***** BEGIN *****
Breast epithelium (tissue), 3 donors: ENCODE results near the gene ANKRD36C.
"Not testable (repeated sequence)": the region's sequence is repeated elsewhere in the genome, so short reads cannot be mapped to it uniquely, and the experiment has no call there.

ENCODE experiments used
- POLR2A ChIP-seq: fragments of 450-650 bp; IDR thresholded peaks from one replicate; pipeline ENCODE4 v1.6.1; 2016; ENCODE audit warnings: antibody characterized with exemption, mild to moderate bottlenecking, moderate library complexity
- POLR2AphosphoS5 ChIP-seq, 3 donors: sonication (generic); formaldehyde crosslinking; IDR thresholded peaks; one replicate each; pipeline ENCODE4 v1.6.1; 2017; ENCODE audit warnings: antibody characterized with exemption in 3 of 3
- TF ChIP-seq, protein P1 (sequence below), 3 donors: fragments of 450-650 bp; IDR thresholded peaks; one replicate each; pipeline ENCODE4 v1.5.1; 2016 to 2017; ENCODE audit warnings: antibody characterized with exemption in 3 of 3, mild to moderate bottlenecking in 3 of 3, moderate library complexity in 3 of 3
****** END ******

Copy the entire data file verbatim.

Breast epithelium (tissue), 3 donors: ENCODE results near the gene ANKRD36C.
"Not testable (repeated sequence)": the region's sequence is repeated elsewhere in the genome, so short reads cannot be mapped to it uniquely, and the experiment has no call there.

ENCODE experiments used
- POLR2A ChIP-seq: fragments of 450-650 bp; IDR thresholded peaks from one replicate; pipeline ENCODE4 v1.6.1; 2016; ENCODE audit warnings: antibody characterized with exemption, mild to moderate bottlenecking, moderate library complexity
- POLR2AphosphoS5 ChIP-seq, 3 donors: sonication (generic); formaldehyde crosslinking; IDR thresholded peaks; one replicate each; pipeline ENCODE4 v1.6.1; 2017; ENCODE audit warnings: antibody characterized with exemption in 3 of 3
- TF ChIP-seq, protein P1 (sequence below), 3 donors: fragments of 450-650 bp; IDR thresholded peaks; one replicate each; pipeline ENCODE4 v1.5.1; 2016 to 2017; ENCODE audit warnings: antibody characterized with exemption in 3 of 3, mild to moderate bottlenecking in 3 of 3, moderate library complexity in 3 of 3